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Aerial of Horchurch Today


Why Hornchurch? 1915 - 1962

Since Prehistory the Thames Estuary has been a vital route from continental Europe into the heart of Southern Britain. In good times this has meant it has been an artery for trade; in bad times a potential highway for would be invaders. Since at least the period of the Dutch Wars of the 17th century and up to the end of World War II, British defensive policies in relation to the rest of Europe have been geared to deny enemies from using the Thames to strike at London; the nation’s capital and the powerhouse of Britain’s commercial and industrial power.

Even before the outbreak of War in 1914 against the Germany of Kaiser Wilhelm, the potential of military aviation to add a third dimension to war on land and at sea had already been realised. The Thames was an easy landmark to follow from the air, by day or by night, into the heart of London and the line of the Thames was first used thus by German raiders in World War I. During World War II, the intensity of the aerial attacks led to the unfortunate towns along the path of the Thames being referred to as lying in “Bomb Alley”.

The defence of London from air attack was already being considered in 1914 by the then War Ministry and conclusions reached as to how it should be achieved. These conclusions were to prove to be relevant for both World War I and World War II. The conclusions were that the only sure way to prevent an air attack on London was to make an aerial interception of airborne attackers, preferably well before they made their own attacks.

To make such an interception it was appreciated that a permanent home defence force of dedicated fighter air craft flying from bases in a cordon across enemy aerial approach routes was required. It was also appreciated that early warning of an enemies approach would be required to allow effective interception. Finally, and crucially, it was realised that the direction of interceptions was best undertaken by a central control which could collate the observations of an approaching raid and so warn the relevant air fields in plenty of time to ensure that intercepting air craft had time to reach a position and altitude from which they could effectively attack a raider.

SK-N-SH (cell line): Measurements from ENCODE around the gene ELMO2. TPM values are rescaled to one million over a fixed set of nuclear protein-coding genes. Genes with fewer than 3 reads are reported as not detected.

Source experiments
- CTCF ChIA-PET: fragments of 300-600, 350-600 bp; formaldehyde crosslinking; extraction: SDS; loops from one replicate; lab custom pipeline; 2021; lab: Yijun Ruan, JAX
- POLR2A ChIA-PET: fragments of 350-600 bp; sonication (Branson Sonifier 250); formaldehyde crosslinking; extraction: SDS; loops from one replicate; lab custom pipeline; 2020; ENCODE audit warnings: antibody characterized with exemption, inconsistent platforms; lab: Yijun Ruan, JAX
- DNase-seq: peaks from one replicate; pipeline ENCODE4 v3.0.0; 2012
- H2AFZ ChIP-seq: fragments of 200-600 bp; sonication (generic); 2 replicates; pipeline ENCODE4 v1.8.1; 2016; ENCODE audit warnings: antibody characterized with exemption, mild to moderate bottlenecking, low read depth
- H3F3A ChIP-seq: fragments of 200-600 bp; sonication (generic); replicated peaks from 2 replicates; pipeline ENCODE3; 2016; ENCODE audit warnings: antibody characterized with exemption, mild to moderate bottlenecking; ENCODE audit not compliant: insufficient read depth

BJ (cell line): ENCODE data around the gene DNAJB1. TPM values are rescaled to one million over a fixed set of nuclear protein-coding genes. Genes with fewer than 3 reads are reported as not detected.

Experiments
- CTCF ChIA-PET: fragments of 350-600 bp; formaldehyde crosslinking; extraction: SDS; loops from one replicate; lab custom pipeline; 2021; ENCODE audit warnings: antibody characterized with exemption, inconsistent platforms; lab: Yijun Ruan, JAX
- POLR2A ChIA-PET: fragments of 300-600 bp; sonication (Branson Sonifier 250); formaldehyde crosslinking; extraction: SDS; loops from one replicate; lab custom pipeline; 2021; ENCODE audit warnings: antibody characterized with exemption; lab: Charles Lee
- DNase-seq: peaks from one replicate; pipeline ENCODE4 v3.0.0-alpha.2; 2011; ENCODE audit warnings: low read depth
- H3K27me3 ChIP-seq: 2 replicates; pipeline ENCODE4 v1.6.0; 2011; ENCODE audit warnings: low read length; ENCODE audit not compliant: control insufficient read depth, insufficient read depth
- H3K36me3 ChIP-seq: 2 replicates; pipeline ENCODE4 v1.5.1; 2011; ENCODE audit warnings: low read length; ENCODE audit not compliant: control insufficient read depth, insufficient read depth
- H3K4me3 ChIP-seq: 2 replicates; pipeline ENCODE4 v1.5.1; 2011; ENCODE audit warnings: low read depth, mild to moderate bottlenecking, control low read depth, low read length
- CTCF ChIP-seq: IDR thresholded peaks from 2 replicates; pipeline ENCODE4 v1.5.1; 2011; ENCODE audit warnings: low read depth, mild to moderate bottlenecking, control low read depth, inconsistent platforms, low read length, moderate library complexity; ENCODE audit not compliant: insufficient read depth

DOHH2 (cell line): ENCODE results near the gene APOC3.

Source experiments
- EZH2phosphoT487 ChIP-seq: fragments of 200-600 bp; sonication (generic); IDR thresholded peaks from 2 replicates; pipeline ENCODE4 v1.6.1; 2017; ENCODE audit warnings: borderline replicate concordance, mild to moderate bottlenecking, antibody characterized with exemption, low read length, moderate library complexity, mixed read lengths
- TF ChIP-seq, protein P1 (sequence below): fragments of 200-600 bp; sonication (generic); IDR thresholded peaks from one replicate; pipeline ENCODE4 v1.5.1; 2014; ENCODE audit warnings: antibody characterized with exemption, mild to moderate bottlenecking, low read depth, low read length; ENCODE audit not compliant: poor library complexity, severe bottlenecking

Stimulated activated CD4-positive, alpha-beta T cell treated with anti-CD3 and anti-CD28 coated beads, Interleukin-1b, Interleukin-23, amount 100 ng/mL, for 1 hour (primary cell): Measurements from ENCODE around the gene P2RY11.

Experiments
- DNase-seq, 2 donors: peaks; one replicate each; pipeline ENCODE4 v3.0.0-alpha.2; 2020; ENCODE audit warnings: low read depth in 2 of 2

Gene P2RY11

This doctrine was first established when raiders could only be picked up by the Mark I eyeball or ear when crossing the coast and when the standard aircraft of the day had a top speed of c 90 mph and took upwards of an hour to reach their maximum operational altitude of c 12,000’. It remained relevant during the early years of World War II when air craft speeds reached 300 - 400 mph, maximum altitudes c 30,000’ and enemy aircraft formations could be picked up by Radar when massing over the French coast.

During World War I Hornchurch’s location was ideal for an intercepting plane to reach its patrol position and altitude to intercept raiders that were first identified by observers on the Kent, Essex or Suffolk coasts. During World War II, Hornchurch’s location allowed aircraft based there to intercept raiders, over the Kent coast and to harry them all the way to their targets and possibly, if fuel and ammunition allowed, all the way back again.

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